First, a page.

Fresh Ink: Dream Tales

Fresh Ink: Dream Tales

The English-language debut of Junichiro Tanizaki's masterpiece 'Dream Tales'


All of the articles in our Fresh Ink series highlight the English-language debuts of never-before translated works of prominent Japanese writers.

by Junichiro Tanizaki | translated by Eric Margolis 

Junichiro Tanizaki is one of the single most important authors in Japanese literature. Best known for his bold erotic and sexual depictions and themes, and Naomi, a chilling 1924 exploration of desire, fetishism, and the Meiji and Taisho-era obsession with the West, Tanizaki had a long and wide-ranging career. This included producing translations of The Tale of Genji into modern Japanese and even working in silent cinema for a period of time.

Not many of Tanizaki’s shorter writings, however, are easily found, especially in comparison to those of other renowned authors like Ryunosuke Akutagawa. This ethereal, intense, and puzzling flash fiction exploration of the human flesh and body resurfaced thanks to a new publication in 2015, after being nearly forgotten since its original newspaper 1912 appearance. In some ways, it presents an ‘essence of Tanizaki,’ distilled into 600 words.

The Tokyo-za kabuki theater was completely full for the first act. From the first row, I held on to the railing with all my might, pushing back against the crashing waves of spectators cramming into the hall. The cool touch of the rough and rusty iron railing felt wonderful against my cheeks, which were burning hot in the cramped quarters. Occupied with such thoughts, I turned to face the stage. I jerked my face free by attempting to stretch my back and shake my shoulders against the suffocating pressure from behind, but the theater was jam-packed to the point I could barely move. It felt like I was bound and shackled.

That’s right, I realized. I am bound and shackled by the confines of human flesh. Bodies on both sides clung close to me. It was so tight that sometimes their hands dipped inside my kimono, or their legs wedged in between my knees. I couldn’t tell where my own body ended and the others began. In this manner, as the play preoccupied our minds, in the shadows of the narrow, dark paneling, our absent-minded bodies struggled to beat out one another and wrench forward even a little, seeking the slightest gaps, rash as dying dogs.

It was uncomfortable, yes, but I couldn’t change that, so I nevertheless kept on facing the stage. It was a sad, old-fashioned play that I had seen many times before. I could vaguely see the sheer white, aquiline nose and only the nose of the person sitting to my right, in the same way you can make out the very tip of your own nose. The owner of the nose was a woman, to be sure. Somehow, her bangs skimmed against the tips of my eyelashes, as her cool eyes flickered. She wept, tears streaming down her cheeks and falling, moving across the iron railing and entering my lips.………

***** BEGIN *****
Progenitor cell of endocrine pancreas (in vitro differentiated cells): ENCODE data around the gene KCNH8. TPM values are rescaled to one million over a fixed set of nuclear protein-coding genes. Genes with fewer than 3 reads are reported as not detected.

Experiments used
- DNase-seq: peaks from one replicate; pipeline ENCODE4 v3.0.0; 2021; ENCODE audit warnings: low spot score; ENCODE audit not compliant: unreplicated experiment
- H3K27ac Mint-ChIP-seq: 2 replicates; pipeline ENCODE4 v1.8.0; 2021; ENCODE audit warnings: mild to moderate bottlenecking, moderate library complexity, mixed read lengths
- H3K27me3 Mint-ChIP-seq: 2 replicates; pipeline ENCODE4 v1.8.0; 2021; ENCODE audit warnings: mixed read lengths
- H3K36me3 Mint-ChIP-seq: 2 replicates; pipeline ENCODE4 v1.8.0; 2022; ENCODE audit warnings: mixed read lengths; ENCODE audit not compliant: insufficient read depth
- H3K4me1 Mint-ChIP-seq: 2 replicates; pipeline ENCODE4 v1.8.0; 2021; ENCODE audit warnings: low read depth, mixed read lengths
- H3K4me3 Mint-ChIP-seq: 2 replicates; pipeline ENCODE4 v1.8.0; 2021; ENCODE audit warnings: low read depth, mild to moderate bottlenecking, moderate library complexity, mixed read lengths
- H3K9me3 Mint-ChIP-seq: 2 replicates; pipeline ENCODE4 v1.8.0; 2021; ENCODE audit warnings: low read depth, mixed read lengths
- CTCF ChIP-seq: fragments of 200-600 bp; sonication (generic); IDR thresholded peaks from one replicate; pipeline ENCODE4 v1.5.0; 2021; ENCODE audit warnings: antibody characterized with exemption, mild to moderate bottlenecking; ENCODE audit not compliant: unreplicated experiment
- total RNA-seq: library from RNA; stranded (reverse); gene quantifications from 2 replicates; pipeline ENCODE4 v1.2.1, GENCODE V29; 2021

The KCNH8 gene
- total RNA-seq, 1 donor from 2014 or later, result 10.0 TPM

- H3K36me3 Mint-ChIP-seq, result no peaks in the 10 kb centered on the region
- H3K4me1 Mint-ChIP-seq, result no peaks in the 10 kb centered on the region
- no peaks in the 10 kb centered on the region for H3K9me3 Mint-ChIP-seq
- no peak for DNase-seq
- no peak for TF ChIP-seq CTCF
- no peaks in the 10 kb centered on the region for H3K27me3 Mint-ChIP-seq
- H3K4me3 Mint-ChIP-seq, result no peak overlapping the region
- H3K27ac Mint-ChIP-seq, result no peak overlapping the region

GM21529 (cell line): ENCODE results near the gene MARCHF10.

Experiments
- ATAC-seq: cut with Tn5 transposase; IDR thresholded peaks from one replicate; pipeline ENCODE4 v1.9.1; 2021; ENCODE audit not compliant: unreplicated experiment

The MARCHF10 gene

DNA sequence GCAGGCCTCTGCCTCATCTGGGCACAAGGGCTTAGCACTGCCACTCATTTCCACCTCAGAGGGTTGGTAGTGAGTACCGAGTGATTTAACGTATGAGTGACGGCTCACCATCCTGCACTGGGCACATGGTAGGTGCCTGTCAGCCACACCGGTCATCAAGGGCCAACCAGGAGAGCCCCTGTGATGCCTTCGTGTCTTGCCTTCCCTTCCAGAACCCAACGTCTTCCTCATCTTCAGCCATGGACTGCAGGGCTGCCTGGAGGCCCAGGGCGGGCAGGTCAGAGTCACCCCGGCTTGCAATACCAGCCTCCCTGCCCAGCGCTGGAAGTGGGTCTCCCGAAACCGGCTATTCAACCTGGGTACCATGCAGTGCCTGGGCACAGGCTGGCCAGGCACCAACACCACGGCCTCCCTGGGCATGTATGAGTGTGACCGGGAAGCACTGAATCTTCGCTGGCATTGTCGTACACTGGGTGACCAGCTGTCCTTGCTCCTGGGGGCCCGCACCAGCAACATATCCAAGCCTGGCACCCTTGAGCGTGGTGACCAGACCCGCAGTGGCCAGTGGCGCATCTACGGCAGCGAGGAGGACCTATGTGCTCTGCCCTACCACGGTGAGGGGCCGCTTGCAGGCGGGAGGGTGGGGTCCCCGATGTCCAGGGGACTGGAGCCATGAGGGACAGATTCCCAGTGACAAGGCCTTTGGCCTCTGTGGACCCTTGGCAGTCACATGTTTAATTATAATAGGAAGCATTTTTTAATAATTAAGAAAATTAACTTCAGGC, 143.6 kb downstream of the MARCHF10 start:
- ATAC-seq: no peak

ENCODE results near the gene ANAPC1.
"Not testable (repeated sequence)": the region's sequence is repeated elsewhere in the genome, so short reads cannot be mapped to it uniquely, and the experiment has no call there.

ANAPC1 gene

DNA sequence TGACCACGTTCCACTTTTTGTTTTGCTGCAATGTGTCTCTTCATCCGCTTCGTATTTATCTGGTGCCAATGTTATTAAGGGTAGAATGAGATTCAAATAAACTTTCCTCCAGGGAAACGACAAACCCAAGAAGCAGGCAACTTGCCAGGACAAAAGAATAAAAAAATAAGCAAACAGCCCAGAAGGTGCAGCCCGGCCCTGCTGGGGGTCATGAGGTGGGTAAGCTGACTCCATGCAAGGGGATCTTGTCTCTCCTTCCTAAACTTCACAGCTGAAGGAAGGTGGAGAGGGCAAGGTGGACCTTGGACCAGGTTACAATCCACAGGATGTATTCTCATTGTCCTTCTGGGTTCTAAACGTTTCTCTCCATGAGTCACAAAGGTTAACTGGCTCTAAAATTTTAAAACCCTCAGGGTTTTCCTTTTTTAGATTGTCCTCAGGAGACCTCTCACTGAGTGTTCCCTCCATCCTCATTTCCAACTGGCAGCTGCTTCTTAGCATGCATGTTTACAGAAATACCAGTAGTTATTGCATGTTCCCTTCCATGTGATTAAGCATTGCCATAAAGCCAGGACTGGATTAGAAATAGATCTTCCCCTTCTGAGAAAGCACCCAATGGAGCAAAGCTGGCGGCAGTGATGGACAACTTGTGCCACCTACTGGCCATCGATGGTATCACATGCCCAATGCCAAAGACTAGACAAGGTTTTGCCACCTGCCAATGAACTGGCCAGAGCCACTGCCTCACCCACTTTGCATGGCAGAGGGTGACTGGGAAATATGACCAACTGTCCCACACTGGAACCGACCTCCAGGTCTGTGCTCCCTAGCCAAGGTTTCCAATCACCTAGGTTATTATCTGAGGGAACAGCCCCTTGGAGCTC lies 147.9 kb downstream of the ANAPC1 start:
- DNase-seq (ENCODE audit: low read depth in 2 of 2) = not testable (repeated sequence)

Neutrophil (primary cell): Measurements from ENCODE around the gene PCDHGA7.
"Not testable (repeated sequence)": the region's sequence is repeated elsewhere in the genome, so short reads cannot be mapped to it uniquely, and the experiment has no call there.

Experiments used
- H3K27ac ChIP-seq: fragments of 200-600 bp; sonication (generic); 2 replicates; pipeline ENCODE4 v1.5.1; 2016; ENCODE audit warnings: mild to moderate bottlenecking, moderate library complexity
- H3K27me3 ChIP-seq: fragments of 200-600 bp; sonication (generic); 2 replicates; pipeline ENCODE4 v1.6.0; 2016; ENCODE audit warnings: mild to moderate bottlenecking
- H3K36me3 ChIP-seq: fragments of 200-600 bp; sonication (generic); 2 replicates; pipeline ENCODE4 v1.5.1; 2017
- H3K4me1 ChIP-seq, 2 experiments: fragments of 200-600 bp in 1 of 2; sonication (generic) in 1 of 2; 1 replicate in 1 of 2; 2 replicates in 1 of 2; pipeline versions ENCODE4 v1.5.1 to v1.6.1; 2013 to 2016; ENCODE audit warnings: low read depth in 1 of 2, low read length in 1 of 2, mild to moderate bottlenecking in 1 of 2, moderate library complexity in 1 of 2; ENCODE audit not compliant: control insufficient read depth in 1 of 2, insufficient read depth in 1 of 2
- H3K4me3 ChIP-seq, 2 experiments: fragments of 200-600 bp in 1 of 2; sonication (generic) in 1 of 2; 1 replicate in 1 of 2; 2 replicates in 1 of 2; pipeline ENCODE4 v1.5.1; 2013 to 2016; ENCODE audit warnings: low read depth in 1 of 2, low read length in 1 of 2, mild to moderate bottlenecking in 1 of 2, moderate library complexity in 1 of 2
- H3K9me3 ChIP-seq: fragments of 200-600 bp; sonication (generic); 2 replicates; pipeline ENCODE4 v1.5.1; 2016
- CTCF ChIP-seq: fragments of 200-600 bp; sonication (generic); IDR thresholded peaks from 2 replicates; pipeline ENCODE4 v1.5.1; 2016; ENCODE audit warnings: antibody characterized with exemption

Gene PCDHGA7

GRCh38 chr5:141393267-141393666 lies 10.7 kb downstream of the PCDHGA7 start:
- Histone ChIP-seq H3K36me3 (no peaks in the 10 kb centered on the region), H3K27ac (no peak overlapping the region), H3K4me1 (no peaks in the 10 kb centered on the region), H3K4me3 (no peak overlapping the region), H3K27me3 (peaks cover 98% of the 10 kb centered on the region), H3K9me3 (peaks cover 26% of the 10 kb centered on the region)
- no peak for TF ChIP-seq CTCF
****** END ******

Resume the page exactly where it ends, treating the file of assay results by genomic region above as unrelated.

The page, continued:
I lay on my back atop a thin wall as terrifyingly tall as the Great Wall of China. The twelve-foot wide top ran straight down from my head to beyond my feet, with the left and right sides both plunging into a seemingly bottomless gorge. A lone rope hanging off the left side rubbed against my chest, dragging its way across me and descending haltingly over the right verge. It felt like someone from below was pulling on the rope, but the rope appeared to be ridiculously long, and kept on dragging and falling without limit.

Just when I finally thought the rope had reached its end, a severed head tied at the end came up, getting caught against my jaw and stuck there. Still the rope kept tugging and tugging towards the right cliff.

“Hey, don’t pull on the rope! I’m gonna fall off!”

I couldn’t stop myself from looking over the edge and shouting.

“Come now,” the woman said. “If I do it like so, you won’t be so frightened anymore.”

She gently placed her right hand on my forehead, which was trembling with layer upon layer of writhing fear.

As she touched me, like a tongue lapping up a mysterious flavor, the warmth of the woman’s hand—the softness, the familiarity, the gentleness—soaked into my forehead. Heaps and ladles of the delight of the nectar hidden in the jar of love’s bliss gushed forth in streams, and strange enough, the fear that had filled my body moments before was washed away.

“If you never stop touching me like that, I can keep on living,” I said to the woman. “The taste of your hand is the only thing in the world that can complete me.”

Illustrations by wynettaceasarani